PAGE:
Type - Intro
A D V E R T I S E M E N T
Up until version 6 of
Photoshop, type features in Photoshop were fairly limited. In version 5,
scalable type layers were introduced, allowing you to scale and edit type
without starting over from scratch, and in version 6 type features were vastly
improved with the introduction of on-screen type entry, character and paragraph
formatting, and type warping.
Scalable type layers are
vector-based, meaning they can be scaled and edited without a loss in quality.
Some functions-such as filter effects-cannot be performed on type layers without
converting the vector data to pixels. This process is known as rendering or
rasterizing the text. Once text is rendered it is no longer scalable and
editing must be done on the pixel level.
While the type features in
Photoshop 6 have been greatly expanded, Photoshop was never meant to replace a
dedicated page layout or vector-based illustration program, so there are some
text features still not available in Photoshop-such as type that flows along a
for Version 5.0
Photoshop 5.0, anti-aliasing for type is either on or off. You do not
have a choice of varying levels as you do in Photoshop 5.5 and up.
The majority of type
features are quite different between Photoshop 5.x and 6.0, but one of the
things they have in common are the
anti-aliasing options. Although text within Photoshop behaves as vector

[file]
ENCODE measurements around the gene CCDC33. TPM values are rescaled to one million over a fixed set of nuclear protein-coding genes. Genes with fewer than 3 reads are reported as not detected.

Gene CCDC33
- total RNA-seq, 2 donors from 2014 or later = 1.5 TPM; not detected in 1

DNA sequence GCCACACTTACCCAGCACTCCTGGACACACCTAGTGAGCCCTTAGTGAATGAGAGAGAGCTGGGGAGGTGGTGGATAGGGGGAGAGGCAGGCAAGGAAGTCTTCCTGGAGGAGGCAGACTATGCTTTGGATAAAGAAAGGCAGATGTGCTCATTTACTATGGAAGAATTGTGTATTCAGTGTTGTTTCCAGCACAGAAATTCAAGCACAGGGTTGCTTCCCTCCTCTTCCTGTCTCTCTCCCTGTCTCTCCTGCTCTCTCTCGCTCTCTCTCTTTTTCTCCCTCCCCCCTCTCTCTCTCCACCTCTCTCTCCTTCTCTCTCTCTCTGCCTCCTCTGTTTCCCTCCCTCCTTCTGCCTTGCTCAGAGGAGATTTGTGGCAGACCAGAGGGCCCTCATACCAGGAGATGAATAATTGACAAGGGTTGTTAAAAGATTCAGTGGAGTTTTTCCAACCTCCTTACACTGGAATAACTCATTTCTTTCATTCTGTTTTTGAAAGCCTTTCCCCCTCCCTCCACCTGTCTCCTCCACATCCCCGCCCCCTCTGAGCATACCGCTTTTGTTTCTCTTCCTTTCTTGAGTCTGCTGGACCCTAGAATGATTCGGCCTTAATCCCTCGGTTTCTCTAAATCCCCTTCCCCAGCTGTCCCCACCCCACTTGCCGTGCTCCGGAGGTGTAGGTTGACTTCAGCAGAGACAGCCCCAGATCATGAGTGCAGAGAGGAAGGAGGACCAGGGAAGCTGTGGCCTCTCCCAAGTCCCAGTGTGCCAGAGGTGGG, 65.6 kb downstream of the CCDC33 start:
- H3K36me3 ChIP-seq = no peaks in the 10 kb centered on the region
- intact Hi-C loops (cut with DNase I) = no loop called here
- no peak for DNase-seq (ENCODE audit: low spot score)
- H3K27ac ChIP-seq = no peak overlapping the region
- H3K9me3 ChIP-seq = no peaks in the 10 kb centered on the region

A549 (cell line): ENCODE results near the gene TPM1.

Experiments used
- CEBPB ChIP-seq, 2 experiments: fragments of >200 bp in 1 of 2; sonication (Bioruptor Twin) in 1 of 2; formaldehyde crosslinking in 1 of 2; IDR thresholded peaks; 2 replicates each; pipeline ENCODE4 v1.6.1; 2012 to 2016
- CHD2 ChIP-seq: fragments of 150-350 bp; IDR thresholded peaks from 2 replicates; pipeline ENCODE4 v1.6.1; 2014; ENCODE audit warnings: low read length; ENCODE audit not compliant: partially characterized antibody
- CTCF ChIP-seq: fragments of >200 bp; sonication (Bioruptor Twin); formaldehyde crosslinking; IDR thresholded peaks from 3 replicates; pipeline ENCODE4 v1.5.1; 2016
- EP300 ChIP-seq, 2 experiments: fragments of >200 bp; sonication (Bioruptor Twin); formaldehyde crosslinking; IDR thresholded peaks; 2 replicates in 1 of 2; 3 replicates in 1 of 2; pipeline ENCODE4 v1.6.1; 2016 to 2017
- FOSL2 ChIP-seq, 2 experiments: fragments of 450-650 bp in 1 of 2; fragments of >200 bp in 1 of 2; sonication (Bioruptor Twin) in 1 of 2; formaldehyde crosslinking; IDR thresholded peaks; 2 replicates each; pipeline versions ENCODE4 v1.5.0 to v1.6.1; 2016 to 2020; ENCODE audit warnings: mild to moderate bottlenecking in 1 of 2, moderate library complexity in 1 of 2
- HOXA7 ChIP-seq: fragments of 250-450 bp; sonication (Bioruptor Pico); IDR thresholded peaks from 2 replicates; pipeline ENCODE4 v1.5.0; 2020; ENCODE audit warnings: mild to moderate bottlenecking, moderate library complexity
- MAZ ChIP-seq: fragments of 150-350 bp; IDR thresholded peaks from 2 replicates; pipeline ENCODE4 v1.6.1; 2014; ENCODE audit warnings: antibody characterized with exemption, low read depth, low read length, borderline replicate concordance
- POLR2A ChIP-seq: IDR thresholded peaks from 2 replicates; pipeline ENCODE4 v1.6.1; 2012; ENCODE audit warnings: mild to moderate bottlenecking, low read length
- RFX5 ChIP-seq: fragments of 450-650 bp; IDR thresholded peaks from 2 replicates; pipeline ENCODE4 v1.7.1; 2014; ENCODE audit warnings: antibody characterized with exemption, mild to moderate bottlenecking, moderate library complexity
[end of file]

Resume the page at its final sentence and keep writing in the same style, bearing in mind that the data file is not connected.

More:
type, when the type is output, it is generally still output as raster data. (The
exception is text layers when output from Photoshop 6.0 to a PostScript device.)
Anti-aliasing blends the edges of your type so that it appears smoother.
Photoshop 5.5 and higher offers various degrees of anti-aliasing for type: none,
smooth, crisp, and strong.
- None - No
anti-aliasing. Use this option for very small text, under 10-12 points.
- Smooth - The average
setting to make text appear smoother.
- Crisp - Results in
slightly sharper edges than the the smooth option.
- Strong - Makes text
appear heavier than the smooth option.
There are also some common
typography formatting options you'll want to understand when you begin working
with the type tool in Photoshop. They are leading, kerning, and tracking.
Experienced desktop publishers and designers will probably be familiar with
these options which allow you to fine-tune the line and letter spacing of type.
We won't be discussing them in detail in this course, but you can learn more
about them with these links and resources on About's Desktop Publishing site:
Line Spacing - Understanding and effectively using linespacing and
letterspacing. Kerning headlines. Setting leading. Using tracking.
If you have certain fonts that you generally only use in your Adobe
software, you can install these fonts in the Adobe font location instead
of the standard font folder for your operating system. On Windows
systems, the Adobe font folder is located in:
Files\Adobe\Fonts. On Macintosh systems, it is located in:
Support\Adobe\Fonts. Fonts installed in these locations will be
available in most recent versions of Adobe software, but they will non
be available in other applications. It's a great way to make more fonts
available to your creative applications without having them loaded along
with the operating system.
In the lessons that
follow, you'll not only learn how to create and format text, but you'll also
begin to explore some type effects and nifty type tricks as well.